Tcpdump is an essential command-line utility for network packet analyzing; it displays TCP\IP and other transmitted network packets over the network, which are attached to the system on which UNIX/Linux command utility tcpdump has installed.
Tcpdump uses libpcap library, which helps to capture network packets which is available on all Linux/Unix distro.
Tcpdump command used to read the network packet’s data from a network interface. You can also use previously created packet files to read and analyze with tcpdump. You can use tcpdump command as a root user or a user with sudo privileges.
Here in this tutorial, we will discuss the uses of tcpdump command with installation and some of the basic examples.
Let’s start with the installation of the tcpdump tool.
In most of the Linux distro tcpdump preinstalled but if it not installed in your system, you can install it in your system by using the following methods.
You can install tcpdump in CentOS/RHEL using the following command,
$ sudo yum install tcpdump
On fedora, you should use below command to install tcpdump,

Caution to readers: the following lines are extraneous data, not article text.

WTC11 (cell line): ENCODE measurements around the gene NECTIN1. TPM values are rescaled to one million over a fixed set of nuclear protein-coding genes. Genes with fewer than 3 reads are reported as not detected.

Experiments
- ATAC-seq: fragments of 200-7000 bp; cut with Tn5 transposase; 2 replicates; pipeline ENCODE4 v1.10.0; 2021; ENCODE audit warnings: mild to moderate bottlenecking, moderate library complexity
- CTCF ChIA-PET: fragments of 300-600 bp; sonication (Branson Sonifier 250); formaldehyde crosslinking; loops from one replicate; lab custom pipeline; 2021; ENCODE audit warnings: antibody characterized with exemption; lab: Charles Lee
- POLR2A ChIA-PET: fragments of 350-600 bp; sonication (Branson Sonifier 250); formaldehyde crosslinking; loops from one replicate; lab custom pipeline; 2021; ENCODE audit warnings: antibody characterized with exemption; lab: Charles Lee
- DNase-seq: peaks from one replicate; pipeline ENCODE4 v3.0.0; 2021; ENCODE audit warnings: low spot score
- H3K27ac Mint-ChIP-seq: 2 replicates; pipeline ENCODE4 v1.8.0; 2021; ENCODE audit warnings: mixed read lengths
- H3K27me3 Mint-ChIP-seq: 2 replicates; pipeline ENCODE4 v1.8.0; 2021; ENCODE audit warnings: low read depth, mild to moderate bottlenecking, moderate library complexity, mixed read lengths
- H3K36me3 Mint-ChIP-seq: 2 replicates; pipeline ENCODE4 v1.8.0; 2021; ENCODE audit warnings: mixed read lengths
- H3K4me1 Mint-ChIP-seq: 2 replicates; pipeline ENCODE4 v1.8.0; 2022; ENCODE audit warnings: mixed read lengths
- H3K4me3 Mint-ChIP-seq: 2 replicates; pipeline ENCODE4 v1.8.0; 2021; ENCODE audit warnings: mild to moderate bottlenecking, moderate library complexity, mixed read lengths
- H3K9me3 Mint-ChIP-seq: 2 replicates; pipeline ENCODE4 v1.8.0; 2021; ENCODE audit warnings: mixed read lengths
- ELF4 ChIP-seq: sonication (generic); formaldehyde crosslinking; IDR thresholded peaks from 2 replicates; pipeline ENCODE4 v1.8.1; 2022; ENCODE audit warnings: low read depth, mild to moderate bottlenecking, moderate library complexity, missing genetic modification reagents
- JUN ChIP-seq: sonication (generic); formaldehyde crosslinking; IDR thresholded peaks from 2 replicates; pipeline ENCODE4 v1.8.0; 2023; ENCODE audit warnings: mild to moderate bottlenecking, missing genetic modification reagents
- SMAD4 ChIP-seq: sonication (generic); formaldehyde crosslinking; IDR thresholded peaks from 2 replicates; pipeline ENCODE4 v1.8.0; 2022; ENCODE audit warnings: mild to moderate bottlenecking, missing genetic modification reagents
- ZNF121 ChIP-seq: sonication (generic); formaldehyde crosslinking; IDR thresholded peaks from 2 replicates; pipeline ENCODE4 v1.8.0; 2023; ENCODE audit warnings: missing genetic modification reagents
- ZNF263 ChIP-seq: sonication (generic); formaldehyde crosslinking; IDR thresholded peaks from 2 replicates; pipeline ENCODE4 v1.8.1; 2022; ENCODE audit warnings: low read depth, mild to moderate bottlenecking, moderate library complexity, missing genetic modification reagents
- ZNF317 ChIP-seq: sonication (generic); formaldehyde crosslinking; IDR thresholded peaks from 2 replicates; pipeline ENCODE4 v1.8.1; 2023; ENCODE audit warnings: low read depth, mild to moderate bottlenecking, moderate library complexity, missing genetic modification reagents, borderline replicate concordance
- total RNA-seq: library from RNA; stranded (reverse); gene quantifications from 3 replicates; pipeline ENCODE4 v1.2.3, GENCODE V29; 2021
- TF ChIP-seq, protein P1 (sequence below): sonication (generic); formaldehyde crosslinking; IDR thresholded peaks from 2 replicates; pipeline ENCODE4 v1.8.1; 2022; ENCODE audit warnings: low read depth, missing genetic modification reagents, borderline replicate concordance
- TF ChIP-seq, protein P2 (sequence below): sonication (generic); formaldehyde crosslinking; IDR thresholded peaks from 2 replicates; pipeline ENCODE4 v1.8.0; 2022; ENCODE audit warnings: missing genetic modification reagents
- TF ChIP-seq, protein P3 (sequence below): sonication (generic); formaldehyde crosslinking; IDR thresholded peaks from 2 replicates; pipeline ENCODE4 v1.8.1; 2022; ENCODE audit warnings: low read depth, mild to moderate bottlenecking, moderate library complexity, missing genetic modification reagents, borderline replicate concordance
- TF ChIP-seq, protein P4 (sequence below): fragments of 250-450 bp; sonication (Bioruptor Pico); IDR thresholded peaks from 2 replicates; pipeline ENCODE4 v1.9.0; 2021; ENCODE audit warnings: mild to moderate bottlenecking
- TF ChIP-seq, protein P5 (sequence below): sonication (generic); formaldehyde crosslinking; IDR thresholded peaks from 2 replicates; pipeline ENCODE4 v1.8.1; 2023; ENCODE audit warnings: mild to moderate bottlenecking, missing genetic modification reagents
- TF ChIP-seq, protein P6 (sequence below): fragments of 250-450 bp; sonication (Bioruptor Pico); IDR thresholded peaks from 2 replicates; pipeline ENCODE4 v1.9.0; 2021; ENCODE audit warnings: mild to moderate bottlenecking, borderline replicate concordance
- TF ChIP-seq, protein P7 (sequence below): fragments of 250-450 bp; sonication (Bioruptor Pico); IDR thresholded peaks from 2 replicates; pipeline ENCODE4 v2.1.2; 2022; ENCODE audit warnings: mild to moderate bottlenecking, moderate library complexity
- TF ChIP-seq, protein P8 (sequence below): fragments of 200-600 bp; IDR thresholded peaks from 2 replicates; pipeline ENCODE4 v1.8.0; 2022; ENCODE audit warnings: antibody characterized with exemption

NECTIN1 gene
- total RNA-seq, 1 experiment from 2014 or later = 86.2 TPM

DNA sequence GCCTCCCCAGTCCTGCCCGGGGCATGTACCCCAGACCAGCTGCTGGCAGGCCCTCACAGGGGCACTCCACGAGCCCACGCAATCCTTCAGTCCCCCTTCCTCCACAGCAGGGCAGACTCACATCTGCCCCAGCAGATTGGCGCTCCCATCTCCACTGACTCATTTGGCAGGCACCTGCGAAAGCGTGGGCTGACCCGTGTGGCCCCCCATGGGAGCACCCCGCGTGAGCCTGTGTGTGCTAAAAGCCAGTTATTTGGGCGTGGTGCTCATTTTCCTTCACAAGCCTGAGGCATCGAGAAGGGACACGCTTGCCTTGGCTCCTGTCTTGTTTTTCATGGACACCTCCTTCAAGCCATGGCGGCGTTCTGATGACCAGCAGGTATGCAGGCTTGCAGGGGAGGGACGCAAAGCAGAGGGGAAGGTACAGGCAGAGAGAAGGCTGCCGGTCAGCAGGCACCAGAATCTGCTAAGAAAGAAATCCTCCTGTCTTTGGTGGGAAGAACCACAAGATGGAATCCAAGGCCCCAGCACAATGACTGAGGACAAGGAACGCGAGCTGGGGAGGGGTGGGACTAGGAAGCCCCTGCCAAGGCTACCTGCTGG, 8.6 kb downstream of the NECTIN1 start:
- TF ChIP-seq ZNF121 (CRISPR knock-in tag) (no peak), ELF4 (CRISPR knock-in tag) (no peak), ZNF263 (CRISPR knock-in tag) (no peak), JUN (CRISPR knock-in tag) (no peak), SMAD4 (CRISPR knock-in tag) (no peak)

$ dnf install tcpdump
Similarly, you can use below command on Ubuntu or Debian or Linux Mint to install tcpdump,
$ apt-get install tcpdump
Now let’s go with tcpdump command examples.
We will use below created file as an input for sample command
Example 1: Capture packets from all interface
Use command tcpdump to capture network package, as shown below:
Example 2: Capture packets from a specific interface
You can use the “tcpdump” command with the option “-i” and interface name to capture the network package from specific interface.
# tcpdump -i eth0
Example 3: Check available interfaces
You can use the “tcpdump” command with the “-D” option to display available all interface in system, as shown below.
# tcpdump -D